This personality is perfectly represented by Pooh Bear. Pooh is the heart of the Hundred Acre Woods, and for good reason. He loves everyone and they love him. He accepts others for who they are, rarely complains and just radiates good humor and gentle kindness. No matter what is going on: games or work, disaster or party, Pooh is ready to join in and help out. Pooh children have sensitive hearts. They instinctively know when someone else is hurting. These are the children who notice a homeless person sitting on the sidewalk and will offer to let them sleep in their bedroom.

Pooh sits on the bottom left corner of our Temperament Chart . He is low on the energy scale and much prefers associating with people over doing tasks. Pooh makes a great mediator. He is naturally good at letting others have their say and using his keen intuition to grasp what’s not being said. He rarely gets ruffled when someone confronts him. He shares his people skills with Tigger, without the scatter-gun approach. Pooh will zero in on one person and give them his full, undivided attention. He likes serenity, just like Eeyore, but wants people around. Being alone is stressful for him.

The more common word for this temperament type is Phlegmatic, defined as unemotional. While Pooh is emotional, it is very low key, usually expressed quietly. The feelings are there, just not expressed. It takes a little gentle prodding on mom and dad’s part to get him to open up. Since Pooh takes a bit longer than most to process his thoughts, don’t be surprised if right after an event you thought was upsetting, Pooh shrugs and says “I’m fine”. It is only later, sometimes days later, after he’s had time to quietly process the event, he may say something. He is not subject to quick emotional highs and lows like Tigger, or the longer burning, deep depression of Eeyore. He takes life as it comes, shrugs his shoulders at problems, then finds a place to go and relax. In her defining book on personalities, Personality Plus, Florence Littauer says the Pooh Bear slogan is “Why stand when I can sit? Why sit when I can lie down?”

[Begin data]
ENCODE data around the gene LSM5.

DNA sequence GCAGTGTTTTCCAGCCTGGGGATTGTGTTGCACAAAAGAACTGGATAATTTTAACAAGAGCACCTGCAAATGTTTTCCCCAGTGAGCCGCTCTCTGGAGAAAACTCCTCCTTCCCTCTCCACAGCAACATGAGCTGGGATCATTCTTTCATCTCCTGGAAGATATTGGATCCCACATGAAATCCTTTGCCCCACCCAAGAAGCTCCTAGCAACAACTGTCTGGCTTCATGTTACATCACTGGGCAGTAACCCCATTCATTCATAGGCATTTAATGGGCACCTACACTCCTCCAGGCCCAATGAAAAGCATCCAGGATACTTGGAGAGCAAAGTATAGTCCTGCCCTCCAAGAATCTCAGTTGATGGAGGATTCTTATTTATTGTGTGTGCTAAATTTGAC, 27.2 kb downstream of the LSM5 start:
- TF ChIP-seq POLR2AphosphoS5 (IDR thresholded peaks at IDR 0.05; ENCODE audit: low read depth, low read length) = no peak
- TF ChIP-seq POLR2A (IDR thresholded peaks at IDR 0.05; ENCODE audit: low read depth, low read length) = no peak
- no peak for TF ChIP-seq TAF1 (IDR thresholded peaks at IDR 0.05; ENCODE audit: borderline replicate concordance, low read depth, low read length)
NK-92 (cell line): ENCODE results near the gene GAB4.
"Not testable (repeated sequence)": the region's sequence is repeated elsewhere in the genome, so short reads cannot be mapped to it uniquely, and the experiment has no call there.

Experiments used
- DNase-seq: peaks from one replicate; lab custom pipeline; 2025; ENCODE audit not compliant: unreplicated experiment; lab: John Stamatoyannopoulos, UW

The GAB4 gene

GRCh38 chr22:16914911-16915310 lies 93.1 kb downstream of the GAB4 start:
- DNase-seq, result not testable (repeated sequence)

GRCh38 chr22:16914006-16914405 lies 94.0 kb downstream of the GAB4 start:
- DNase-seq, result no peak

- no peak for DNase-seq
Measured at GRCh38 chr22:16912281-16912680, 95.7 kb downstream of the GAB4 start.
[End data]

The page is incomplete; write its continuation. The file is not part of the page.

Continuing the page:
This is probably a good place to remind you this description is of a 100% Pooh type temperament. Most children will be a blend of two temperaments with a little of a third thrown in. You will most likely find characteristics that fit your child in at least 2 of the descriptions. Add in environmental influences, being overtired, or plain old emotional fluctuations and some days it may seem a child goes from one extreme to another, never fitting neatly into any description. This is particularly true for children under about 6 years of age. Before that age, much of their character is still forming and it is very difficult to pinpoint their temperament. It is still useful to understand the different temperament types. When a child is acting shy for example, you will know it is likely Pooh’s desire to step back, to watch and learn what’s going on, before committing to participate. Guide and direct those traits into their positive uses instead of trying to stamp them out as “character flaws”

Easy going